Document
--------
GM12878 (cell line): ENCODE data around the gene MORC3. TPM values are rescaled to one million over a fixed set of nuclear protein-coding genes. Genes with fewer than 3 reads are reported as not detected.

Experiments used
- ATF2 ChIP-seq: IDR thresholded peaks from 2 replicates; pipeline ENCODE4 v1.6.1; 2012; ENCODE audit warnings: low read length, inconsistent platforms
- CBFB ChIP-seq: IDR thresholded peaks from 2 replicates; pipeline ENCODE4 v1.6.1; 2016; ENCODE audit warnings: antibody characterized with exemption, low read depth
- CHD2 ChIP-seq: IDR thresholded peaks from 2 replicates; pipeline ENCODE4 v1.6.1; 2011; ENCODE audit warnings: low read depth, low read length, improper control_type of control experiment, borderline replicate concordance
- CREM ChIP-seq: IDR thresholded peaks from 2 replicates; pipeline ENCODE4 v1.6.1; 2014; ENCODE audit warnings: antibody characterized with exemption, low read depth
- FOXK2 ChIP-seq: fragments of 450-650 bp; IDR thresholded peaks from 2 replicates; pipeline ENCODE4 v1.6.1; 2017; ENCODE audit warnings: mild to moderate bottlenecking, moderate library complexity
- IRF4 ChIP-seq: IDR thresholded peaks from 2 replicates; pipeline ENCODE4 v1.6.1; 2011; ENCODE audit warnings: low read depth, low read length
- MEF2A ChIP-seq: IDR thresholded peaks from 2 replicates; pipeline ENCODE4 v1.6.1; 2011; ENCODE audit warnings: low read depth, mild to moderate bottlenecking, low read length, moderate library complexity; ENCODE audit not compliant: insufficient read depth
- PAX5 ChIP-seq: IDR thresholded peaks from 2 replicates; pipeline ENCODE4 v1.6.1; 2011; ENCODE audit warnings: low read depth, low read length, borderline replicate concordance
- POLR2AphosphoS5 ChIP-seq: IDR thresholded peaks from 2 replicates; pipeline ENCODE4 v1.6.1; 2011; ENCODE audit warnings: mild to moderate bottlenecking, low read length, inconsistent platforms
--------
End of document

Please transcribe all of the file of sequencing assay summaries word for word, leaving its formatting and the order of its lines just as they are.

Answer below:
GM12878 (cell line): ENCODE data around the gene MORC3. TPM values are rescaled to one million over a fixed set of nuclear protein-coding genes. Genes with fewer than 3 reads are reported as not detected.

Experiments used
- ATF2 ChIP-seq: IDR thresholded peaks from 2 replicates; pipeline ENCODE4 v1.6.1; 2012; ENCODE audit warnings: low read length, inconsistent platforms
- CBFB ChIP-seq: IDR thresholded peaks from 2 replicates; pipeline ENCODE4 v1.6.1; 2016; ENCODE audit warnings: antibody characterized with exemption, low read depth
- CHD2 ChIP-seq: IDR thresholded peaks from 2 replicates; pipeline ENCODE4 v1.6.1; 2011; ENCODE audit warnings: low read depth, low read length, improper control_type of control experiment, borderline replicate concordance
- CREM ChIP-seq: IDR thresholded peaks from 2 replicates; pipeline ENCODE4 v1.6.1; 2014; ENCODE audit warnings: antibody characterized with exemption, low read depth
- FOXK2 ChIP-seq: fragments of 450-650 bp; IDR thresholded peaks from 2 replicates; pipeline ENCODE4 v1.6.1; 2017; ENCODE audit warnings: mild to moderate bottlenecking, moderate library complexity
- IRF4 ChIP-seq: IDR thresholded peaks from 2 replicates; pipeline ENCODE4 v1.6.1; 2011; ENCODE audit warnings: low read depth, low read length
- MEF2A ChIP-seq: IDR thresholded peaks from 2 replicates; pipeline ENCODE4 v1.6.1; 2011; ENCODE audit warnings: low read depth, mild to moderate bottlenecking, low read length, moderate library complexity; ENCODE audit not compliant: insufficient read depth
- PAX5 ChIP-seq: IDR thresholded peaks from 2 replicates; pipeline ENCODE4 v1.6.1; 2011; ENCODE audit warnings: low read depth, low read length, borderline replicate concordance
- POLR2AphosphoS5 ChIP-seq: IDR thresholded peaks from 2 replicates; pipeline ENCODE4 v1.6.1; 2011; ENCODE audit warnings: mild to moderate bottlenecking, low read length, inconsistent platforms